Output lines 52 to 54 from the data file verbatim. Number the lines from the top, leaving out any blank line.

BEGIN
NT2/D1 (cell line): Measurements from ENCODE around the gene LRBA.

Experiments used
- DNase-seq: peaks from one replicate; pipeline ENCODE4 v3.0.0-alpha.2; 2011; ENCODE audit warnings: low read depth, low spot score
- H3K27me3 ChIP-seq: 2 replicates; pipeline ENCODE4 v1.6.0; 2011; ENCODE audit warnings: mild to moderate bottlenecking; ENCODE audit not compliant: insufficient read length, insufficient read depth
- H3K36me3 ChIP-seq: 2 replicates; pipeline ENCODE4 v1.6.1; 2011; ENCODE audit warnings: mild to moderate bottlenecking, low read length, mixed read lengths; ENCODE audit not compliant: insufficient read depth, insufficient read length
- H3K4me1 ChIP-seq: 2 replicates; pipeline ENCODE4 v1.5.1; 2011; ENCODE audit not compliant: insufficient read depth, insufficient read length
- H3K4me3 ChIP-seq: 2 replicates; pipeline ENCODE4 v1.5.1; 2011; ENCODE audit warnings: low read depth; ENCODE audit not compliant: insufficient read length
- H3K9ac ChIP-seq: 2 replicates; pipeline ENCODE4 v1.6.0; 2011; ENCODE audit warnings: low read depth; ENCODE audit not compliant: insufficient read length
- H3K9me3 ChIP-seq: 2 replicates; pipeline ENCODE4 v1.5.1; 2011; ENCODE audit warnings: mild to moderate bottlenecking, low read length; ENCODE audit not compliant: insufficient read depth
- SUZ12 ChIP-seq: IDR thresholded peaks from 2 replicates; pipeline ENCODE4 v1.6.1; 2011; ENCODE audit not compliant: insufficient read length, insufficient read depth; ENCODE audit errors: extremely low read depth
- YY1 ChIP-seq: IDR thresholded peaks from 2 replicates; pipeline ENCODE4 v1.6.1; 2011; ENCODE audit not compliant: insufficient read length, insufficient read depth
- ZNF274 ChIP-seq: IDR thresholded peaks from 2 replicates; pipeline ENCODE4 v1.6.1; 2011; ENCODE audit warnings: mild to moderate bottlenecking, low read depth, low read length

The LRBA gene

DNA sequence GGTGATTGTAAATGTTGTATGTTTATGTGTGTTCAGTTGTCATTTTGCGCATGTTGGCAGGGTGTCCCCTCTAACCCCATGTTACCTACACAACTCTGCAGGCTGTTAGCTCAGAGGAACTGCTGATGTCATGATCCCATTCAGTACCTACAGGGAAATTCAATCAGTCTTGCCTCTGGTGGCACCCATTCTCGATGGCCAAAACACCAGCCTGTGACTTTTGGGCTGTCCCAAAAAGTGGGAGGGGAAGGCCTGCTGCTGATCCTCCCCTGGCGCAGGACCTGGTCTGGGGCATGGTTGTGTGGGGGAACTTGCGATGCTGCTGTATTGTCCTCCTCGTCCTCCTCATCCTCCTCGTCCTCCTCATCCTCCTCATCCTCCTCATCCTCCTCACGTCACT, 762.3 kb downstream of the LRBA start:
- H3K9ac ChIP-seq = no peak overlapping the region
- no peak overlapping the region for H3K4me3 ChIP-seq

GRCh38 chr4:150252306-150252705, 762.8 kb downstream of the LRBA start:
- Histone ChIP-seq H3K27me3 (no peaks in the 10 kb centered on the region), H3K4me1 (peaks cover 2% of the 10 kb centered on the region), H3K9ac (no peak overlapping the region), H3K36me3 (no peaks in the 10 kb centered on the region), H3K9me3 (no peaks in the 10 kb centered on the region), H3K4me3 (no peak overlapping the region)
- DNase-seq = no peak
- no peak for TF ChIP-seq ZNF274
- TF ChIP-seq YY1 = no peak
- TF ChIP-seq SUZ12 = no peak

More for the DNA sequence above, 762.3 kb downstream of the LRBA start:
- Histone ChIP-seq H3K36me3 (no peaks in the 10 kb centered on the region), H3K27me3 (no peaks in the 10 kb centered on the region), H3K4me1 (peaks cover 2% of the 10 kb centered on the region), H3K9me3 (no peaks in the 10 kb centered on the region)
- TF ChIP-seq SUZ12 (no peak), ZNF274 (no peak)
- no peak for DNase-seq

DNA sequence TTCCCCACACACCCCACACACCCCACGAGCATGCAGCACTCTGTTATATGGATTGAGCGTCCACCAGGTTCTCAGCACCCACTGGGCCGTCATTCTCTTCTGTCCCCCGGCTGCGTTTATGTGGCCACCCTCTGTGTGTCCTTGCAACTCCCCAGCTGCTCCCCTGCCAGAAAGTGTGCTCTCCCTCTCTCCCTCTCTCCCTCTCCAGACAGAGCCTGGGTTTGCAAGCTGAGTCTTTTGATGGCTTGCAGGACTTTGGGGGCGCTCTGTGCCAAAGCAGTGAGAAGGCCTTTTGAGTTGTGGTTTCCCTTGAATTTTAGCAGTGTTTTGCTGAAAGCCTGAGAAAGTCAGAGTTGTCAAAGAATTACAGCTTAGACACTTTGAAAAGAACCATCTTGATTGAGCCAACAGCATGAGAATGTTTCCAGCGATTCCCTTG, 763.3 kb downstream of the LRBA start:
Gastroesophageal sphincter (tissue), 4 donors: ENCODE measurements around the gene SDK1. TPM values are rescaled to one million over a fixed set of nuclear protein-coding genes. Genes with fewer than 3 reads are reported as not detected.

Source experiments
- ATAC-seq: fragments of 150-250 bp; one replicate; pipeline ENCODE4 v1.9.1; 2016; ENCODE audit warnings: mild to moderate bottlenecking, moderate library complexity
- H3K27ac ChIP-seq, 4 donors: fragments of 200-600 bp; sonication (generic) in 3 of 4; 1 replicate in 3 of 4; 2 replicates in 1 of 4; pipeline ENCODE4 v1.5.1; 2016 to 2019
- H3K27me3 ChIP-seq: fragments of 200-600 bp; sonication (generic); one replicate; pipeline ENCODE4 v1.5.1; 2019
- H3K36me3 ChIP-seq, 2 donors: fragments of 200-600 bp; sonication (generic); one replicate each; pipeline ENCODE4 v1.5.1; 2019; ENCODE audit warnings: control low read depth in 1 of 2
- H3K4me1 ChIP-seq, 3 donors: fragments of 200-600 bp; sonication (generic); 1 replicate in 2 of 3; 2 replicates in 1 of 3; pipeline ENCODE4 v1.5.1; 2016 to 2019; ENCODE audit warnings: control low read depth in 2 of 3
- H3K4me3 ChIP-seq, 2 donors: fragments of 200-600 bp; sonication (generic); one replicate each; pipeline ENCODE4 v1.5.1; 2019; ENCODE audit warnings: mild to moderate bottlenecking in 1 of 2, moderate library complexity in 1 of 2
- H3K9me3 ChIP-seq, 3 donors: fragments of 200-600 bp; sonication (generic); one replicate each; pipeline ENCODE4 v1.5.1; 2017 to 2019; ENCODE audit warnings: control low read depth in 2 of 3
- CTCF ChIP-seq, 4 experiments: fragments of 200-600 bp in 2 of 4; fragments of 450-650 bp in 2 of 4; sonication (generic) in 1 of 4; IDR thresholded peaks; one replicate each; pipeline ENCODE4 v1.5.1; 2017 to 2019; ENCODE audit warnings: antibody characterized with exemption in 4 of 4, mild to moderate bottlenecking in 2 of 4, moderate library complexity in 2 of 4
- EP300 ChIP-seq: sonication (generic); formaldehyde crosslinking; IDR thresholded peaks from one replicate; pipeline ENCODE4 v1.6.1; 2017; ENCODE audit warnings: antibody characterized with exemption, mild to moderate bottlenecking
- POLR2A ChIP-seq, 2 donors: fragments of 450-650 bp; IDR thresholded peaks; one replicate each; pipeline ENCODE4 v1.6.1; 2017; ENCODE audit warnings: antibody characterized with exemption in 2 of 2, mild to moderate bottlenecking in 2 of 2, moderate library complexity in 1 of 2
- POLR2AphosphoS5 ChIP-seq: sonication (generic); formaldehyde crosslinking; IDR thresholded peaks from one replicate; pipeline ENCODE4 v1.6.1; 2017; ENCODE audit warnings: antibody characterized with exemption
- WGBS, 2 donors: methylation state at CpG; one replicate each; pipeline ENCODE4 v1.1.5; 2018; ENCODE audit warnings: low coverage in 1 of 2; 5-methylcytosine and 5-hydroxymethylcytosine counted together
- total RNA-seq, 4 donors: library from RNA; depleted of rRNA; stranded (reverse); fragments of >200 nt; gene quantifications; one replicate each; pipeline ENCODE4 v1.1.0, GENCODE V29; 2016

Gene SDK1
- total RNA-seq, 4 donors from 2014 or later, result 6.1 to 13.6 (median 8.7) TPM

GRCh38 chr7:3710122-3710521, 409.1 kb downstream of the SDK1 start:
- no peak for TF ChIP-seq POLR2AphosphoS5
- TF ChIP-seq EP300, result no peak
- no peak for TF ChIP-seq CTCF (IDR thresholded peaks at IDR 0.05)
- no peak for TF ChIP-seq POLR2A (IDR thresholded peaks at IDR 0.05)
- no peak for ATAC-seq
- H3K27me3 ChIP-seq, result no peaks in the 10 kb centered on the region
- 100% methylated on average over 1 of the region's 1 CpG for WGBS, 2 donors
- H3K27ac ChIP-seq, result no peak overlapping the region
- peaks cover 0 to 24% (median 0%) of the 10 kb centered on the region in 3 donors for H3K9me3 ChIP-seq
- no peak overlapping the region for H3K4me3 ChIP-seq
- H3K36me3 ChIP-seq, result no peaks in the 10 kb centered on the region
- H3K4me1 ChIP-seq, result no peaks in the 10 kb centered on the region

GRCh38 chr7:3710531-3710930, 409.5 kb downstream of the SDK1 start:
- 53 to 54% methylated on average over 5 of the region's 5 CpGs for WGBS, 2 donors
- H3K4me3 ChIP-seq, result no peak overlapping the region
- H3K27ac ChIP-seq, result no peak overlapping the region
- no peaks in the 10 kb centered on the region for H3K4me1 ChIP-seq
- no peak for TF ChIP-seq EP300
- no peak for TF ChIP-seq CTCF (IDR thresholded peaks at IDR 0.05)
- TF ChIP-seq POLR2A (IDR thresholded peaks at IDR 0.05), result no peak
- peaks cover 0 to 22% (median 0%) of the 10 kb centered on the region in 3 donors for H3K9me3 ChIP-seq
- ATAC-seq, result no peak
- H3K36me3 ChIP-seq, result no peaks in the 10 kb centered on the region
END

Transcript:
- 100% methylated on average over 1 of the region's 1 CpG for WGBS, 2 donors
- H3K27ac ChIP-seq, result no peak overlapping the region
- peaks cover 0 to 24% (median 0%) of the 10 kb centered on the region in 3 donors for H3K9me3 ChIP-seq